The Affordable Care Act (ACA) has helped individuals with pre-existing conditions like cancer access comprehensive health insurance and afford their care. But the law is at risk of being dismantled.

This report explores the experiences of cancer patients with their health insurance and financial challenges through interviews with hospital-based financial navigators. The report finds that while the Affordable Care Act has brought crucial improvements to patient access to health insurance, cancer patients still face serious challenges affording their care and using their insurance benefits.

Current federal requirements prohibit health insurance plans from denying coverage to individuals with pre-existing conditions like cancer.  These are one of several important patient protections that must be part of any health care system that works for cancer patients.

Current federal law has several provisions that help prevent individuals and families from experiencing gaps in their health insurance coverage.  Coverage gaps can delay necessary care, which is particularly detrimental to cancer patients and survivors.  Preventing gaps in coverage is a crucial patient protection that must be maintained in our health care and insurance system.

Current federal law provides life-saving coverage of cancer prevention and early detection services and programs.  These provisions are crucial to reducing the incidence and impact of cancer in the United States.  They are also crucial in helping cancer survivors remain cancer-free and lead healthy lives.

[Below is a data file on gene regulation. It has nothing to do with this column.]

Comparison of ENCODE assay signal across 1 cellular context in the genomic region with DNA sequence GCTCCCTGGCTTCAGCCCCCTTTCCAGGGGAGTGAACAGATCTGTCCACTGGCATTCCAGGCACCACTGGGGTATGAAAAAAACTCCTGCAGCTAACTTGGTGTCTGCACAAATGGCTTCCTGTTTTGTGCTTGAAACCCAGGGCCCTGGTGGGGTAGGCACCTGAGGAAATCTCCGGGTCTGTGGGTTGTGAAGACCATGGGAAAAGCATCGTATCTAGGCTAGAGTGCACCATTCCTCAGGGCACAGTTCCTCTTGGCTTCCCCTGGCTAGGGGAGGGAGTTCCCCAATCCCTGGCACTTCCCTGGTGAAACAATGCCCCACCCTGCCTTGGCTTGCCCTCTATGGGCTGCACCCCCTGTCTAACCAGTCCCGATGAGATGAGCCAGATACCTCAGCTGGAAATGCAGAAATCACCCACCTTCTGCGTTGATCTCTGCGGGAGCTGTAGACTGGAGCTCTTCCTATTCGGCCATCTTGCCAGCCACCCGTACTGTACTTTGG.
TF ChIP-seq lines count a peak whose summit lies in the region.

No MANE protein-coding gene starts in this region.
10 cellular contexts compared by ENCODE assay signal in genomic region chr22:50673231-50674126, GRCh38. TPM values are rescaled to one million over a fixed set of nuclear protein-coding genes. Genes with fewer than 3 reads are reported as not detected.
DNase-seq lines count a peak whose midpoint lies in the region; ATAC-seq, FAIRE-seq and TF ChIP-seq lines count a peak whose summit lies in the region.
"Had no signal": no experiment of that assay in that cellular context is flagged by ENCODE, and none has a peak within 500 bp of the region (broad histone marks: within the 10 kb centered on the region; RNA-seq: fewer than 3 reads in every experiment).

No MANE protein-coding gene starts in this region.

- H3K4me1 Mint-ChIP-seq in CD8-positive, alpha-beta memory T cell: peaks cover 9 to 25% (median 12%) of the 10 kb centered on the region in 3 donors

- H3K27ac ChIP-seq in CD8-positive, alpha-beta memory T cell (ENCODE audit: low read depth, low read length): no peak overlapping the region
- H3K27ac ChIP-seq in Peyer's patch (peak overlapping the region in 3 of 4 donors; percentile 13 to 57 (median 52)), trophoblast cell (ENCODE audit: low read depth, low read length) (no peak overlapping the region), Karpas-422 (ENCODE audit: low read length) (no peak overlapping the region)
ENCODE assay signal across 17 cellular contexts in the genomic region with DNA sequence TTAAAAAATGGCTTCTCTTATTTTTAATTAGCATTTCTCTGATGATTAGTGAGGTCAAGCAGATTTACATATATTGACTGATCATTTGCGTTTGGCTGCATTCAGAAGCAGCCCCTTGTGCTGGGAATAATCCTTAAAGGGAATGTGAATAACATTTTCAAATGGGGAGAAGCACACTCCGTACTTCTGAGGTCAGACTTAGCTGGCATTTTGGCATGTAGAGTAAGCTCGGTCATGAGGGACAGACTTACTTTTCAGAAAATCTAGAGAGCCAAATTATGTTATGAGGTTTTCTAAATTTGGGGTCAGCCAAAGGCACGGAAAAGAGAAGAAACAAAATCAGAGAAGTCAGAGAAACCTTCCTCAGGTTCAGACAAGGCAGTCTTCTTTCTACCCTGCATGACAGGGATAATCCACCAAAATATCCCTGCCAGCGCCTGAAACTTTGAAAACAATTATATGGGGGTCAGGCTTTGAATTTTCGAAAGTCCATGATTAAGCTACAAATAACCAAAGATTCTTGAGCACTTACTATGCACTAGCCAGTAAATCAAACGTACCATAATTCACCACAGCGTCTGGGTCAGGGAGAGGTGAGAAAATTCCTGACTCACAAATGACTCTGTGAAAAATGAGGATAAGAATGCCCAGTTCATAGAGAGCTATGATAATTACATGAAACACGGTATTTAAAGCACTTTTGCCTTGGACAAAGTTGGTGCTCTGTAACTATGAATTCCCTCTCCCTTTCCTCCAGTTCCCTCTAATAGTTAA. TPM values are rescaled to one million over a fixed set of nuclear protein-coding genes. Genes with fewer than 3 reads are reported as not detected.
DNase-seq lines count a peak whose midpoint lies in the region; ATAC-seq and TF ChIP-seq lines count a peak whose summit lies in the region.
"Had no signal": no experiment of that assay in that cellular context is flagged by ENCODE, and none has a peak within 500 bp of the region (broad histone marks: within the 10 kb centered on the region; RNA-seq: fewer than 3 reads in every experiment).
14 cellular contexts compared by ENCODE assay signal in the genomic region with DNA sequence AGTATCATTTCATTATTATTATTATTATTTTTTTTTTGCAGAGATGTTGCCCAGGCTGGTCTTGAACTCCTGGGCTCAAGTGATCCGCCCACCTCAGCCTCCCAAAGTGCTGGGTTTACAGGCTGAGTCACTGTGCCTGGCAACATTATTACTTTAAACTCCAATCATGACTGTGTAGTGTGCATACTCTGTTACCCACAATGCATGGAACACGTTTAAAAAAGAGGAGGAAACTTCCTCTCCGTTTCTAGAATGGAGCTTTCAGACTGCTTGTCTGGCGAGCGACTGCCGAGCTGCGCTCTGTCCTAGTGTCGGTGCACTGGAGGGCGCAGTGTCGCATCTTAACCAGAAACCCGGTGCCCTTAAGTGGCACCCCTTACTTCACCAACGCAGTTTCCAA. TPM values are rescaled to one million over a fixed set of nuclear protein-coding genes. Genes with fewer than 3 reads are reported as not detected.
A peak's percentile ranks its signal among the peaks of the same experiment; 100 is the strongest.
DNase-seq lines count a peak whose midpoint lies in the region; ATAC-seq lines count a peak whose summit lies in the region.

Medicaid Resources:

ACS CAN submitted comments opposing Tennessee's proposal to fund its Medicaid program through a block grant and implement a closed formulary.

ACS CAN comments supporting Medicaid expansion in Oklahoma, but opposing their proposal to rescind retroactive eligibility

An increasing number of states are seeking greater flexibility in administering their Medicaid programs. The Department of Health and Human Services (HHS) and the Centers for Medicare and Medicaid Services (CMS) give states the opportunity to test innovative or alternative approaches to providing health care coverage to their Medicaid populations through Section 1115 Research and Demonstration Waivers (otherwise known as "1115 waivers"). States must demonstrate that their waivers promote the objectives of the Medicaid and Children’s Health Insurance Programs (CHIP) and CMS must use general criteria to determine whether the objectives of the Medicaid/CHIP programs are met.